Google launches tool to manage ‘digital afterlife’

Updated 22 April 2013
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Google launches tool to manage ‘digital afterlife’

NEW YORK: Google has launched a tool that lets users decide what happens with their e-mail, Google Plus and other accounts after they die — or become inactive online for any other reason.
Called “inactive account manager,” the feature lets users of Google’s services tell the company what to do with e-mail messages and other data if their account becomes inactive.
For example, Google says, users can choose to delete their data after three, six or 12 months of inactivity. Or they can choose specific people to receive the data.
Besides Gmail and Google Plus, other services covered include YouTube, the photo-sharing service Picasa and Blogger. Google Inc., based in Mountain View, California, says it will warn users through a secondary e-mail address or a provided phone number before taking any action.
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Online: Google’s inactive account manager: http://bit.ly/XuvgqD


Ransomware ‘hero’ pleads guilty to US hacking charges

This May 15, 2017, file photo shows British IT expert Marcus Hutchins, branded a hero for slowing down the WannaCry global cyberattack, during an interview in Ilfracombe, England. (AP)
Updated 20 April 2019
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Ransomware ‘hero’ pleads guilty to US hacking charges

  • Hutchins could face up to one year in jail on each of the criminal counts along with financial penalties

WASHINGTON: A British computer security researcher once hailed as a “hero” for helping stem a ransomware outbreak and later accused of creating malware to attack the banking system said Friday he pleaded guilty to US criminal charges.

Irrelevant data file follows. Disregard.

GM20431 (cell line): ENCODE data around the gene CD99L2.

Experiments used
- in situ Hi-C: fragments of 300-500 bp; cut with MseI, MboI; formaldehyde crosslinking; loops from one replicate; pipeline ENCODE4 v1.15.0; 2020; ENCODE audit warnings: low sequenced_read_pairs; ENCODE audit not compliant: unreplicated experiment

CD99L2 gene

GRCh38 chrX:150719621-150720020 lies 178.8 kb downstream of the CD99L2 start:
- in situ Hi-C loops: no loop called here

Marcus Hutchins, whose arrest in 2017 stunned the computer security community, acknowledged in a statement pleading guilty to criminal charges linked to his activity in 2014 and 2015.
“I regret these actions and accept full responsibility for my mistakes,” the 24-year-old Hutchins, known by his alias “MalwareTech,” wrote, noting that the charges related to his activity prior to his work in security.
“Having grown up, I’ve since been using the same skills that I misused several years ago for constructive purposes. I will continue to devote my time to keeping people safe from malware attacks.”
Hutchins in 2017 found a “kill switch” to stem the spread of the devastating WannaCry ransomware outbreak, prompting widespread news reports calling him a hero.
Months later he was arrested after attending the Def Con gathering of computer hackers in Las Vegas.
The case drew fire from critics who argued that researchers often work with computer code that can be deployed for malicious purposes.
A federal indictment unsealed in Wisconsin accused Hutchins and another individual of making and distributing the Kronos “banking Trojan,” a reference to malicious software designed to steal user names and passwords used on online banking sites.
According to the indictment, Hutchins was part of a conspiracy to distribute the hacking tool on so-called dark markets.
He was released on bail while awaiting trial, allowing him to continue working for a security firm. He had maintained his innocence and won support from many others in his profession.
US prosecutors did not immediately respond to an AFP query about the case. But court documents published by the news site ZDNet showed Hutchins could face up to one year in jail on each of the criminal counts along with financial penalties.
Other counts in the indictment were dismissed, according to the court papers.